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Former U.S. Secretary of State Hillary Clinton and Deputy Prime Minister and Minister of Finance Chrystia Freeland take part in a keynote address during the second day of the Liberal Convention in Ottawa, on May 5.Spencer Colby/The Canadian Press

The late philosopher Richard Rorty argued that national pride is as necessary to countries as self-esteem is to individuals, and political parties seem to think they need huge dollops of it, too. At any rate, the Liberal Party convention that ended Saturday was one big collective self-esteem seminar.

The partisan delegates didn’t just want to hear Prime Minister Justin Trudeau smack down Conservative Leader Pierre Poilievre – they craved it. A young Liberal said, straight-faced, that his party was too defensive and didn’t do enough partisan slanging. A veteran said he wanted Mr. Trudeau to look in the camera and call Mr. Poilievre a clown. The Prime Minister came pretty close in his Thursday night speech.

On Friday, Jean Chrétien, who was prime minister when some of those young Liberals were toddlers, acted as a walking, talking, slightly apocryphal Liberal history book, running over a list of the party’s accomplishments – medicare, Canada Pension Plan, Charter of Rights, same-sex marriage and so on. The message through and through was that the Liberal Party built this country – that it’s not broken, despite what Mr. Poilievre says, but rather, the “envy of the world.”

There was more in this vein, or variations of it.

Former U.S. Secretary of State Hillary Clinton came to the Ottawa convention centre to validate Liberal policies, notably $10-a-day daycare, but also to warn that the rollback of abortion rights and rise of populism south of the border could happen here.

“There are forces in your own country that are trying to figure out whether they can tinker with the clock and maybe turn it back a little,” she said. Deputy Prime Minister Chrystia Freeland, her on-stage host, nodded vigorously and implored Liberals to heed the warning.

All of it was effectively an exercise in Liberals asserting their self-worth. Pride, tradition, accomplishment and the assertion that another party – Mr. Poilievre’s Conservatives – would represent the decline of Canadian civilization. The Liberals were telling themselves they are still the “natural governing party.”

That’s what political parties do at conventions, but at this juncture, it’s worth noting the mood.

The Liberals trail in the polls now pretty consistently. They won 32.6 per cent of the vote in the last election. Mr. Trudeau has been in power for seven-and-a-half years, and at that stage, a prime minister’s popularity doesn’t usually rise. Many of the convention-goers could see there are forces stacking up against them.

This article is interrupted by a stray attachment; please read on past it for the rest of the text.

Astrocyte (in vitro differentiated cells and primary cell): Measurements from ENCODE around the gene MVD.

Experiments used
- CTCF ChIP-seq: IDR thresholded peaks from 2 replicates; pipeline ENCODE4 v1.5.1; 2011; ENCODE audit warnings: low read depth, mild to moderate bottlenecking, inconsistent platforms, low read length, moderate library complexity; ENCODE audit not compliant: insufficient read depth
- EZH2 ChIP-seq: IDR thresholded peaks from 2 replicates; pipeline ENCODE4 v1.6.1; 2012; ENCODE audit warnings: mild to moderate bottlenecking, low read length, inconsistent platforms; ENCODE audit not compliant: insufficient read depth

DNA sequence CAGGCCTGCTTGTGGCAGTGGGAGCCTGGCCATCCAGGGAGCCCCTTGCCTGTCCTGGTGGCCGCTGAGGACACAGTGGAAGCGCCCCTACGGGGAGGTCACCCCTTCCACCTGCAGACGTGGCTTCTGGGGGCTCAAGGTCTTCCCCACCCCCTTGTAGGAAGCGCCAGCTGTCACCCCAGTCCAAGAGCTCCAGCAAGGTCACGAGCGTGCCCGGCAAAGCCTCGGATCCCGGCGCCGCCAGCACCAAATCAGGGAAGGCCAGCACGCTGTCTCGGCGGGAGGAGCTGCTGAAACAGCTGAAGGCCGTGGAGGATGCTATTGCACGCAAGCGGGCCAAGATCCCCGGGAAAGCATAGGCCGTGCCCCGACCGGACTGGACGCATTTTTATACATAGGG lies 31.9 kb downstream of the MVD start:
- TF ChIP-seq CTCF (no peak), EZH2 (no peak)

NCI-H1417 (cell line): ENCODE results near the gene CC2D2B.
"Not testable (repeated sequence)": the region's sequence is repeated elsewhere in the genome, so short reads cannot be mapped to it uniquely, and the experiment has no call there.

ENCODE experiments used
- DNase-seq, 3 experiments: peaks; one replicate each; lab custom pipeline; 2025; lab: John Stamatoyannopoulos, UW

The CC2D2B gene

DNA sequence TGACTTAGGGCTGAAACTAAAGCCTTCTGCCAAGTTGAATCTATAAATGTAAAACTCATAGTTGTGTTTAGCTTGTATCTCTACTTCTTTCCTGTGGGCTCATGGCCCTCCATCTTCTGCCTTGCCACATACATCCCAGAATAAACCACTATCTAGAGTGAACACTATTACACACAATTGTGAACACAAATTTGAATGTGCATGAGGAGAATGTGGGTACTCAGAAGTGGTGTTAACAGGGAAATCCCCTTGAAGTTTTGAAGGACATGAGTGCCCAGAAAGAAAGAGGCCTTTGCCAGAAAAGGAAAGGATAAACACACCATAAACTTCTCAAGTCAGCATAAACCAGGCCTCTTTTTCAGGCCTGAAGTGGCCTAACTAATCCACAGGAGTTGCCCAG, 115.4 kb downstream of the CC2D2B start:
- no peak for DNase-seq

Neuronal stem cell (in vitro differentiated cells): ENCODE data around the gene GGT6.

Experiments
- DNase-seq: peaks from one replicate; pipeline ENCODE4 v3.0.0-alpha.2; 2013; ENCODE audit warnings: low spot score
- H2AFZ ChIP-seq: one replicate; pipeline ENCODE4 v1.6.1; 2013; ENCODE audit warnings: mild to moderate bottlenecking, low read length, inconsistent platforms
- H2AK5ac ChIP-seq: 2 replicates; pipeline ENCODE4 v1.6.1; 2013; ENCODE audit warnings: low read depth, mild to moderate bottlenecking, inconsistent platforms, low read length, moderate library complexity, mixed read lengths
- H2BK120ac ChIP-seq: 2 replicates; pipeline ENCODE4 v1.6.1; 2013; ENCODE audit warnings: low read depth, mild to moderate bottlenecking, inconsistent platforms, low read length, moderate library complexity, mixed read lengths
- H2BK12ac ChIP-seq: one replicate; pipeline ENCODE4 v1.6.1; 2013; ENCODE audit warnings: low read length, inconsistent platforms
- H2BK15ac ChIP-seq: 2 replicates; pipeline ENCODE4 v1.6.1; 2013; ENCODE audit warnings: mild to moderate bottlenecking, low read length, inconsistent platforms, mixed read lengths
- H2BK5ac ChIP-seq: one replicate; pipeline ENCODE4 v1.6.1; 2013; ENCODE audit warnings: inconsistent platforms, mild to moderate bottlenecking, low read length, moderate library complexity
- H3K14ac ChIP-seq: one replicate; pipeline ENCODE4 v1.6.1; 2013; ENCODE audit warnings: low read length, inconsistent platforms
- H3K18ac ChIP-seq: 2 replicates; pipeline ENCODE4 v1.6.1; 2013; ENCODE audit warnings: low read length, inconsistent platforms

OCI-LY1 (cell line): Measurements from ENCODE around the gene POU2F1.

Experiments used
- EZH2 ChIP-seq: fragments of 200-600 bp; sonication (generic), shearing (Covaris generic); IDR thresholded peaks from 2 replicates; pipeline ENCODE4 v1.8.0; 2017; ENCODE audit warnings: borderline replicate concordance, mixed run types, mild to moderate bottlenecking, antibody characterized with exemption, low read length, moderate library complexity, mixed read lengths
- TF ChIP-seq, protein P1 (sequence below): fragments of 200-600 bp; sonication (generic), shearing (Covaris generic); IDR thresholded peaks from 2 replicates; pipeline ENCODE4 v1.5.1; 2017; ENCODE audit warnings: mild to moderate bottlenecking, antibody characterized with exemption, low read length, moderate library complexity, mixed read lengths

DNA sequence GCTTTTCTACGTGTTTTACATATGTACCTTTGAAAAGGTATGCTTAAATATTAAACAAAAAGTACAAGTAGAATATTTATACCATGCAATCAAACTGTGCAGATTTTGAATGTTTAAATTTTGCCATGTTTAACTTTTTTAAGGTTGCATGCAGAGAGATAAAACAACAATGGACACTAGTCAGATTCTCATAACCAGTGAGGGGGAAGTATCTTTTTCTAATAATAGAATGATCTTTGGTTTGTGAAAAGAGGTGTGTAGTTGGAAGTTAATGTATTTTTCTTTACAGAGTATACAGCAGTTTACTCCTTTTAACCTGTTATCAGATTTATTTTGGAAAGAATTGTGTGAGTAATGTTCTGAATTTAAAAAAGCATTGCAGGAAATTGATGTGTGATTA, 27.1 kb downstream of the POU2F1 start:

But there was no sense of distress. Delegates seemed generally in a good mood. The political trouble Mr. Trudeau’s government is coping with nearly every day filters through to party members differently. No one expressed a sense of crisis about the litany of headlines about Chinese-government interference in Canada’s domestic politics. Liberals were more worried that their gun-control bill has been a political debacle.

There was no tension. Mr. Chretien’s Liberal history lesson could have recounted that eight years into his premiership, every party confab was a scene of aggressive leadership campaigning by those who wanted his job. But there’s no sense at this convention that the rank-and-file are looking past Mr. Trudeau, and the aspirants were just making themselves seen.

Former Bank of Canada governor Mark Carney was milling around; Innovation Minister François Philippe Champagne ran around shaking people’s hands nearly off; Foreign Affairs Minister Mélanie Joly was repeatedly surrounded by small groups of picture takers. But the real leadership politicking was being done by candidates for the Ontario provincial Liberals.

There was a tiny mini-ripple from the debate over a Quebec policy resolution calling for the government to set out a detailed path to balanced budgets, but it was defeated as an irksome proposal to do something the Liberals don’t want to do. The debates over policy resolutions were sparsely attended. For any political doubts about re-election there seemed to be, for many Liberals, the comforting belief that Mr. Poilievre is too negative and too extreme for Canadian voters.

This was about waving the Liberal banner. That’s what conventions are supposed to do, of course: buck up the collective self-esteem, especially at a time when the prognosis is cloudy.

But the Liberal Party isn’t known for its lack of self-confidence. Gerald Butts, Mr. Trudeau’s former principal secretary, has said arrogance is the Liberal kryptonite. At this juncture, the Liberals could probably benefit from spending time looking at their weaknesses. But no one can doubt that what they really wanted was a shot of self-esteem.

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